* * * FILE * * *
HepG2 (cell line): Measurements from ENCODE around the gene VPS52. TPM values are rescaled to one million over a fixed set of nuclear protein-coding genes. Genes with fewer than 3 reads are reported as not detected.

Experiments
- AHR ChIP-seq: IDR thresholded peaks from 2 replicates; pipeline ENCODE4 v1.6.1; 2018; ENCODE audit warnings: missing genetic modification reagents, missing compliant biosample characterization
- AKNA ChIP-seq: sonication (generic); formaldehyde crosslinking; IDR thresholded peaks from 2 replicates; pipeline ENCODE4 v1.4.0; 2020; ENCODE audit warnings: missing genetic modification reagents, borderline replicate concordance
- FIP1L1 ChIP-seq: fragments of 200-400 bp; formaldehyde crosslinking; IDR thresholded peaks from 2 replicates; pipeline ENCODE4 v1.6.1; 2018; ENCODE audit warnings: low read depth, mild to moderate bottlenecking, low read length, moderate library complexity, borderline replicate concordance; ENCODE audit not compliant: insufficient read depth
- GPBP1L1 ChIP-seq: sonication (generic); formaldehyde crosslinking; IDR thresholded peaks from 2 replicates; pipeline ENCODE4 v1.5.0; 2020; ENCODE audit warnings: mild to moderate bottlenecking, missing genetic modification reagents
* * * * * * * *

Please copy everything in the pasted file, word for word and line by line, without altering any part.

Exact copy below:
HepG2 (cell line): Measurements from ENCODE around the gene VPS52. TPM values are rescaled to one million over a fixed set of nuclear protein-coding genes. Genes with fewer than 3 reads are reported as not detected.

Experiments
- AHR ChIP-seq: IDR thresholded peaks from 2 replicates; pipeline ENCODE4 v1.6.1; 2018; ENCODE audit warnings: missing genetic modification reagents, missing compliant biosample characterization
- AKNA ChIP-seq: sonication (generic); formaldehyde crosslinking; IDR thresholded peaks from 2 replicates; pipeline ENCODE4 v1.4.0; 2020; ENCODE audit warnings: missing genetic modification reagents, borderline replicate concordance
- FIP1L1 ChIP-seq: fragments of 200-400 bp; formaldehyde crosslinking; IDR thresholded peaks from 2 replicates; pipeline ENCODE4 v1.6.1; 2018; ENCODE audit warnings: low read depth, mild to moderate bottlenecking, low read length, moderate library complexity, borderline replicate concordance; ENCODE audit not compliant: insufficient read depth
- GPBP1L1 ChIP-seq: sonication (generic); formaldehyde crosslinking; IDR thresholded peaks from 2 replicates; pipeline ENCODE4 v1.5.0; 2020; ENCODE audit warnings: mild to moderate bottlenecking, missing genetic modification reagents